Ima Casanova: Yeah, my family was always very supportive, and I think that's critical for young women in saying you can do anything you want. I think they probably wanted me to be a doctor, or I don't know, a lawyer, or something like that. But I always felt with my strength in science and math, I should pursue engineering.
So, yeah, they were very supportive, and again, seeing those role models was critical, and I think is critical to men and women, to young people to see that those paths can be pursued. But I do believe that having, obviously, the support of your family is key.
Jonathan Forsgr...: Jean, I understand that you also had an indirect path to finance. Can you tell us a little bit about it? What were some of the... Did you face any challenges maybe even from society that might have encouraged you to go another way? And then how did you find your way into ultimately finance?
Jean Yu: I don't think I faced much of a pushback from society perspective, but it has taken me a journey to find finance. I took some detours to get here. I grew up in China, and initially, I embarked on a career in medicine. For 10 years, I was first trained as doctor and then worked in research, in microbiology research to get my PhD.
And then over time I just found that that's really not my true calling, so I took a healthcare consulting job, worked for companies like Pfizer and Johnson & Johnson just to explore business as an option. Some of my friends actually at the time suggested finance. They were like, "Oh, you should look into this." And my answer is, "No, I think finance sounds really, really boring." I didn't know anything about finance at the time and that was too quick an answer, obviously.
It turns out that in business school I really discovered finance as my true passion, so I followed my passion for investment. I leveraged the healthcare training I had and became a healthcare equity analyst. From there, I spent 10 years being the sector analyst and I gained more exposure into other sectors and worked close with portfolio managers. So, about 10 years ago I was promoted from analyst to be a portfolio manager.
I guess right now I'm in a position to manage two funds: the ClearBridge Value Strategy, and the ClearBridge International Value Strategy in terms of both deciding on the strategy positioning and stock selections for the two products. I guess I think I'm your proof that it's never too late to change directions and to find your true passion.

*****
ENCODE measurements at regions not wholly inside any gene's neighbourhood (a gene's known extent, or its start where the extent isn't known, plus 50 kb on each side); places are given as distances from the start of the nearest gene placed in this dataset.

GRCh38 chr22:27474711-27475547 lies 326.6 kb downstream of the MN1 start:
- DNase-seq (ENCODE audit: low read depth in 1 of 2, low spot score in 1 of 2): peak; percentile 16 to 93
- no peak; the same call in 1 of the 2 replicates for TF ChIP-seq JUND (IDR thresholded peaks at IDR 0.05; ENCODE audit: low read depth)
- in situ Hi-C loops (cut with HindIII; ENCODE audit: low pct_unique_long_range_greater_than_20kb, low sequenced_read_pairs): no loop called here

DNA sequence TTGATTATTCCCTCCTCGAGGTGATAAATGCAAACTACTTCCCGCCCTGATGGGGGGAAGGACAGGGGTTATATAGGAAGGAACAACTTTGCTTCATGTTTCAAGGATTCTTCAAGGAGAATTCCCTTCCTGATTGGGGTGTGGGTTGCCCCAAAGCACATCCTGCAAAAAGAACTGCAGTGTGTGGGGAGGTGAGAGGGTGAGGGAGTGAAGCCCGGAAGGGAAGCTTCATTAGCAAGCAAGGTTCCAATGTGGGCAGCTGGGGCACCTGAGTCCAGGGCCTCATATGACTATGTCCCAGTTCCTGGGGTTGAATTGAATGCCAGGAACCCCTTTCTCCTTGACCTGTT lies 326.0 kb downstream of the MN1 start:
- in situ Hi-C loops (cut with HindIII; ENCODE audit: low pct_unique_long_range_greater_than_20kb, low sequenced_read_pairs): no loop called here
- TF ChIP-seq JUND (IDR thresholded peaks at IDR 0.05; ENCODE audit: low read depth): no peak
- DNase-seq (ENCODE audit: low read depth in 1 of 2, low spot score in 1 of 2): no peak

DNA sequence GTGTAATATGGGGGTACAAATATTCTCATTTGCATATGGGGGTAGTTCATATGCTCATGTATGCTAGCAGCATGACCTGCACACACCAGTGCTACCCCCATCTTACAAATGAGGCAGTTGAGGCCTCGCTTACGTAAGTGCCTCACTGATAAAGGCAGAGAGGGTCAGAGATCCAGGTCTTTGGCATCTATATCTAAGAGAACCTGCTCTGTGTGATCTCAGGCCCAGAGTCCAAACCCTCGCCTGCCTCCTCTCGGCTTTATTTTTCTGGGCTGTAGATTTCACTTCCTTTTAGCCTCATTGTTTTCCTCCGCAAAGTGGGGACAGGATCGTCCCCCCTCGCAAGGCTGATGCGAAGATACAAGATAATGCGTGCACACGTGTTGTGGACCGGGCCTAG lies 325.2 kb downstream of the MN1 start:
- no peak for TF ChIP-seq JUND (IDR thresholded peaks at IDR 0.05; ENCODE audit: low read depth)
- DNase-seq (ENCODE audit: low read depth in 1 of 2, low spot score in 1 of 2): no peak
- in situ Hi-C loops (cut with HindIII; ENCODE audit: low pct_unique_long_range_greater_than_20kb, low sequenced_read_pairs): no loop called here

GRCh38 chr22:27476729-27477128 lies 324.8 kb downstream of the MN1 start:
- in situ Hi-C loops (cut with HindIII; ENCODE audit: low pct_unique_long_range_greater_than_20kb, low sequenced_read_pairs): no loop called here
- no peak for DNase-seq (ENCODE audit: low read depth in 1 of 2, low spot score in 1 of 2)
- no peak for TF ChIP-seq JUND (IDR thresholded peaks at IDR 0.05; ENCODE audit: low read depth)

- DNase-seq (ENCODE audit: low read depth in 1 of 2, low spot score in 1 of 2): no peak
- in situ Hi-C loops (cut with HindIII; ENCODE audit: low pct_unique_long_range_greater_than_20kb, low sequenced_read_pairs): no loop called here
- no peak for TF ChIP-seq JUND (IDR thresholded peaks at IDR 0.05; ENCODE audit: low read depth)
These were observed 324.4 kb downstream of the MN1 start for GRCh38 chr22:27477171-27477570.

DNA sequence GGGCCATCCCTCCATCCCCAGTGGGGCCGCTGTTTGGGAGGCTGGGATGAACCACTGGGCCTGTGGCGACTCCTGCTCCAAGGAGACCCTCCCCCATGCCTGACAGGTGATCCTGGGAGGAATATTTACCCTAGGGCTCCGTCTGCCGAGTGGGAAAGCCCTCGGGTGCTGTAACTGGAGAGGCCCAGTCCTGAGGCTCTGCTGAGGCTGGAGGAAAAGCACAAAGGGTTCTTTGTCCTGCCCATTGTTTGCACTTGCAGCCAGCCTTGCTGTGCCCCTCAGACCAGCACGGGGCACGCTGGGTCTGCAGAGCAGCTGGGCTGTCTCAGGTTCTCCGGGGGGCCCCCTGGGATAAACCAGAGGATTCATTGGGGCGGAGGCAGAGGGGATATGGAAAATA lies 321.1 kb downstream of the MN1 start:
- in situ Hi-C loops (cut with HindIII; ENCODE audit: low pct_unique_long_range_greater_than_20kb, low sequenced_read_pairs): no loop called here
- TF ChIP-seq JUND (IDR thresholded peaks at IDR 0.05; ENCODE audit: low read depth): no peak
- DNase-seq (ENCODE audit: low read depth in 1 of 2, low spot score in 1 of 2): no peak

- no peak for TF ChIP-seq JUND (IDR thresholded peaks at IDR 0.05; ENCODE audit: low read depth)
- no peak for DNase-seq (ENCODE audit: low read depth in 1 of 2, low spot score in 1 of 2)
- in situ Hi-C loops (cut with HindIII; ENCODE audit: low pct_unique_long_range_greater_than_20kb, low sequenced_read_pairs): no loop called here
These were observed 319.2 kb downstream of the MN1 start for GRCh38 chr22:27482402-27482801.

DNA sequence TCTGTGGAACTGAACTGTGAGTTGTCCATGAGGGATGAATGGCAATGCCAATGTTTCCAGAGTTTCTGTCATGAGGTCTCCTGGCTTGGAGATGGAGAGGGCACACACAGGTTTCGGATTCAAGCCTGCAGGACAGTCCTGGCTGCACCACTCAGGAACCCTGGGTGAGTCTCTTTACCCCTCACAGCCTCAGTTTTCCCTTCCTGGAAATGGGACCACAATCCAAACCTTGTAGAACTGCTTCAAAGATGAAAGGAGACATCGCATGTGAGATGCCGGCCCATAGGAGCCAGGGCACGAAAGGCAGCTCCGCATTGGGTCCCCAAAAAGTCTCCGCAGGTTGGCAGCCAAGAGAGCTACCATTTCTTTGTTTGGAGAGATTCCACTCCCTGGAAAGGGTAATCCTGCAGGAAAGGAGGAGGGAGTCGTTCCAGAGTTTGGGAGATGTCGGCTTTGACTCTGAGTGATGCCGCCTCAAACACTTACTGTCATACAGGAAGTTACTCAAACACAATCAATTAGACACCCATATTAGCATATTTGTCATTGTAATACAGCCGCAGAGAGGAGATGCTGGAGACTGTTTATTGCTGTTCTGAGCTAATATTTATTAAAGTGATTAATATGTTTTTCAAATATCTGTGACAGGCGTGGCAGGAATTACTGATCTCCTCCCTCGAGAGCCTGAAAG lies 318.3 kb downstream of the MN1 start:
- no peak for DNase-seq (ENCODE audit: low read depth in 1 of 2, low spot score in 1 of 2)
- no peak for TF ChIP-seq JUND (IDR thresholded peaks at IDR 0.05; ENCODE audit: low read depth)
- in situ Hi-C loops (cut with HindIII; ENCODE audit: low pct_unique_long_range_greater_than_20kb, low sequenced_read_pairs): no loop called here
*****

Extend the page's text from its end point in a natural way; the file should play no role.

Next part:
Jonathan Forsgr...: And then Danielle, how did you become a product specialist in passive investments?
Danielle Yoo: Yeah, so I don't think I have a big jump from different industries like Ima and Jean did, but I did have an opportunity to hop around a couple of countries and industries before landing in the passive product specialist role. I started out my career in Vancouver, Canada, in residential mortgages for a few years. Then I moved all the way to Hong Kong for an opportunity to work as an equity specialist in fintech.
I was lucky to be exposed to various roles within the finance industry, and I gained interest in investments and asset management while working in fintech. Then luckily encountered an opportunity to work as a product specialist in active investments at DWS Hong Kong covering liquid real assets and equities.
After a few years in the active investments, I wanted to learn more about passive investments this time, so I voiced out my willingness for the new challenges, and the company was very supportive of cross-functional and cross-regional moves. So, here I am now in New York as the Xtrackers passive product specialist at DWS.
Jonathan Forsgr...: As all of you have noted along the way that you are among a minority in your own fields. There is a underrepresentation of women in finance and other male-dominated industries we'll talk about, but today we're focusing on finance. According to Morningstar, 11% of fund managers are female, a percentage that has remained constant over the past 10 years. Ima, from the start of your career to now, what progress have you seen when it comes to diversity and gender equity, and what further progress would you like to see?
Ima Casanova: I started my career at VanEck, working in the International Investors Gold Fund and that investment team, and also part of the Global and Natural Resources investment team in 2011. When I joined that active team, I was the only woman in the investment team. Today, I'm happy to report that there are five women in the investment team, the active investment team at VanEck, that's out of, call it 20 active investment professionals.
And so, I think that's a great example to highlight the progress that have been made in the last decade, at least at our firm and we're very proud of that. I'll also highlight that when we look at opportunities for women and the progress in recent years, I'm happy to say that I started as a senior analyst and investment team member at VanEck. I was then in 2014 named deputy portfolio manager, and as of May 1st of this year, I'll be the lead portfolio manager for the active gold strategies.
I think that's great for me, obviously, but not only for me but for VanEck, and for women in the firm who can see that trajectory and know that opportunities at the leadership positions at the portfolio manager positions are available. So, I think our own experience and my own experience within VanEck, it's a great example of how things are evolving for the best.